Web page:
Fidelity Essay, Research Paper
Little Women is one of the classics of American children’s literature. It is a Sentimentalist and domestic novel. (For a description of Sentimentalism, please see “Context”; domestic novels are simply those that revolve around the home, focusing on marriage, child-rearing, and family affections.) Alcott’s novel centers on four girls growing up and starting families of their own.
Furthermore, the novel is didactic. As characters in the book try to teach each other helpful lessons about life, virtue, and morality, so is the book trying to teach the reader. Each of the mistakes that the girls in the novel make is intended to provide some instruction for the audience.
Little Women has also been made famous by its value as regional literature. As Alcott weaves a tale about four young women growing up, she also paints a picture of Massachusetts in the nineteenth century. Society is explained, the harsh winters are described, and, perhaps most importantly, the profound work ethic of its inhabitants is revealed.
Perhaps what has made this novel so appealing to generations of young readers is its coming-of-age stories. The novel depicts many different rites of passage. As Meg, Jo, Beth, Amy, and Laurie grow up, their adventures and mishaps provide examples for almost any child. Their mistakes are intended to make them sympathetic and instructive characters. Thus, the novel can be seen as a story of children growing into adults.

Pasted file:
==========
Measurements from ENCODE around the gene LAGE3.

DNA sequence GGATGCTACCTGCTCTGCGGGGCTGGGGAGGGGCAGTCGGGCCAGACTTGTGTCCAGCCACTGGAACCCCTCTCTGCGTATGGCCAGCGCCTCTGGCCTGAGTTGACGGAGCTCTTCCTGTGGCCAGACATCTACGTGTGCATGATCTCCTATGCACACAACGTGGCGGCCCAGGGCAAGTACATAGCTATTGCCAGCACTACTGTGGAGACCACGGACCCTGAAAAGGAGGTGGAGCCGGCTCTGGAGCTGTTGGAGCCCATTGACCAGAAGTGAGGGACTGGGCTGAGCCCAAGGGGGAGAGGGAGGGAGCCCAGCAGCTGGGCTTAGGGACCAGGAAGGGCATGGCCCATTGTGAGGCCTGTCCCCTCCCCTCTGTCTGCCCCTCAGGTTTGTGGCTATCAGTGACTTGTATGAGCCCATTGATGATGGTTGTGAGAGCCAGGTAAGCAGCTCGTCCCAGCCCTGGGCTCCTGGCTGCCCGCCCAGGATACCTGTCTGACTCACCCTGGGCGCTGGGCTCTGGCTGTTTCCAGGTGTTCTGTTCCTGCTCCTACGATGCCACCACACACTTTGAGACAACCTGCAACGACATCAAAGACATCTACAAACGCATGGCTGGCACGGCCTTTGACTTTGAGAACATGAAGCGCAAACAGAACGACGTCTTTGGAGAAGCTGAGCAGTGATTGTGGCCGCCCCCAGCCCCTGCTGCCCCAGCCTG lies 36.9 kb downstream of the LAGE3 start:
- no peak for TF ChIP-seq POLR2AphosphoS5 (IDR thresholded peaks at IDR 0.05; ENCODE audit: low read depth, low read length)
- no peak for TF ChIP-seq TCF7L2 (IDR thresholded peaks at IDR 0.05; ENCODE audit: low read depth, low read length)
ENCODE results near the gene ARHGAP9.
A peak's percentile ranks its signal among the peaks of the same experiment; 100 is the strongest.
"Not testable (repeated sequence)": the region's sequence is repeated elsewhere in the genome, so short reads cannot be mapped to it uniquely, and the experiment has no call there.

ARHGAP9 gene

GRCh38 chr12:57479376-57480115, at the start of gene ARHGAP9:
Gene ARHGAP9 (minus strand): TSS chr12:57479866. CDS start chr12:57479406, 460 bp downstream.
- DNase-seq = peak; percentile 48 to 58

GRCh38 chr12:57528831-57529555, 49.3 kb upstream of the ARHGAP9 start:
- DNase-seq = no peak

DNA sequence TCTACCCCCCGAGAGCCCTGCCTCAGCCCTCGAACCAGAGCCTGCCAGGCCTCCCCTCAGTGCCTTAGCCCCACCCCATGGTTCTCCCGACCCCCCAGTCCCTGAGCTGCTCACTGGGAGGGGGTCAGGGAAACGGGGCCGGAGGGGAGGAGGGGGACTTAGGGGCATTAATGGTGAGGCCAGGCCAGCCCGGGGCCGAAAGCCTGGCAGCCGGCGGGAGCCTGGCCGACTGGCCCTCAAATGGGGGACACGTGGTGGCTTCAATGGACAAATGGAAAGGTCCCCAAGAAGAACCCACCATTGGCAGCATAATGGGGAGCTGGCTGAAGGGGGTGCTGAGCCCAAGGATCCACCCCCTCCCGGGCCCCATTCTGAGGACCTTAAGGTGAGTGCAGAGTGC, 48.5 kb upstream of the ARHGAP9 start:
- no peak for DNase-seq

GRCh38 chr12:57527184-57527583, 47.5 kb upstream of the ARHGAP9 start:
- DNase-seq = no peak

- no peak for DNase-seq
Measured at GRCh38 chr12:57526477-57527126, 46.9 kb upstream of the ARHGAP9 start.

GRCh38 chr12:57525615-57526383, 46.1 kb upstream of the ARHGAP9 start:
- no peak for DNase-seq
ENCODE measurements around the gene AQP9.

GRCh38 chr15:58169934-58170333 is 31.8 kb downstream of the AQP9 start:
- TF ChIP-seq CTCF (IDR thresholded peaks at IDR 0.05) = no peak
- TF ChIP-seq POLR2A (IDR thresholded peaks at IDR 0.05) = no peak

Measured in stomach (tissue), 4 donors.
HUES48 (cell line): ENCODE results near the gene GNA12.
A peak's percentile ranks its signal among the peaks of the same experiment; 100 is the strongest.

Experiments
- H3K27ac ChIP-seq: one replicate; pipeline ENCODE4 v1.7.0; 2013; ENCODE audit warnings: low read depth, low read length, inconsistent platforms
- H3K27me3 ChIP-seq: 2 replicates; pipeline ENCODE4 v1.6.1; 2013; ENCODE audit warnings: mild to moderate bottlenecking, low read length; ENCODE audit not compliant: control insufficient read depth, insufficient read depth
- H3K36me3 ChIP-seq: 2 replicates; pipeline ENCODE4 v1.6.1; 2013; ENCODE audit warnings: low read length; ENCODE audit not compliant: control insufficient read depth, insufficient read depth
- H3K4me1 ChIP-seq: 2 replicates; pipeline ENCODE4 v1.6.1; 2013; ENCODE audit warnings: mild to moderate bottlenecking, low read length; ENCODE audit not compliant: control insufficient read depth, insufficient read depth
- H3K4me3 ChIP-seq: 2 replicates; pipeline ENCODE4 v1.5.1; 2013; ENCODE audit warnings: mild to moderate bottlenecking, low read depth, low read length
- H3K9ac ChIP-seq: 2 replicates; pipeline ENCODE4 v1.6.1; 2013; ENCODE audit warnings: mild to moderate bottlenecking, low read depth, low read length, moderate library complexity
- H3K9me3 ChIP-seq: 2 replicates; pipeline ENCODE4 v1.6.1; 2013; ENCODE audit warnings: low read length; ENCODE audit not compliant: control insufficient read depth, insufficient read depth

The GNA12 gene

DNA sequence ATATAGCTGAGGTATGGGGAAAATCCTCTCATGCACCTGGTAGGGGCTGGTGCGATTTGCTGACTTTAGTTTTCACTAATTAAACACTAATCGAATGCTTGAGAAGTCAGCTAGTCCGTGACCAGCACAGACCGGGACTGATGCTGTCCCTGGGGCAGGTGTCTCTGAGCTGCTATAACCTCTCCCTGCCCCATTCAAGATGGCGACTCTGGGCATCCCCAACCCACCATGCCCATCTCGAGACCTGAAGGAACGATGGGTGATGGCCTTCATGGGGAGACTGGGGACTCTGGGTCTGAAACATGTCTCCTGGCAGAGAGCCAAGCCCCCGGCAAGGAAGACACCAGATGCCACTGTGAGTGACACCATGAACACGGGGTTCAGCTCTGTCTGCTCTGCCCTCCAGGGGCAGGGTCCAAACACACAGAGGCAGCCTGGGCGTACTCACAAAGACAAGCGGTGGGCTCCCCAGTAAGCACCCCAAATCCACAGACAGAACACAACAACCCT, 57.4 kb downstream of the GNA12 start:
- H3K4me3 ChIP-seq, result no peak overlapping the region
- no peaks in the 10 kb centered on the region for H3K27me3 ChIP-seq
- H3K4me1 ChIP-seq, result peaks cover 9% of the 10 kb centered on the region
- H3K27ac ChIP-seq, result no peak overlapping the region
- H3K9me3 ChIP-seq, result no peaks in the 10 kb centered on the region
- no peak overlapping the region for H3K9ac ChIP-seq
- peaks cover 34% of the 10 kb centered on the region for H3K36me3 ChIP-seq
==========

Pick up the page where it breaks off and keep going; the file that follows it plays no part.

As the children grow up, they struggle with many ideas. First, they are constantly troubled by the necessity of being good, even when they want to be bad. Their weaknesses, or “burdens,” are one theme of their rites of passage. Second, as they grow, they necessarily confront different types of interaction between boys and girls. Friendship turns into love and vice versa, making another theme out of gender relations. Third, the theme of poverty is always among the Marches. There is their own and that of the Hummels, as well as the dichotomy between a poverty in money and poverty in love. Fourth, the girls constantly talk about home, but this term can mean many different things at different times in their lives. The girls also struggle with the ideas of motherhood, sisterhood, pride, intellect, education, marriage, and privilege. Finally, two of the most important ideas in the novel are dreams and work. The girls spend their childhoods and adult lives trying to balance the two and fulfill both necessities.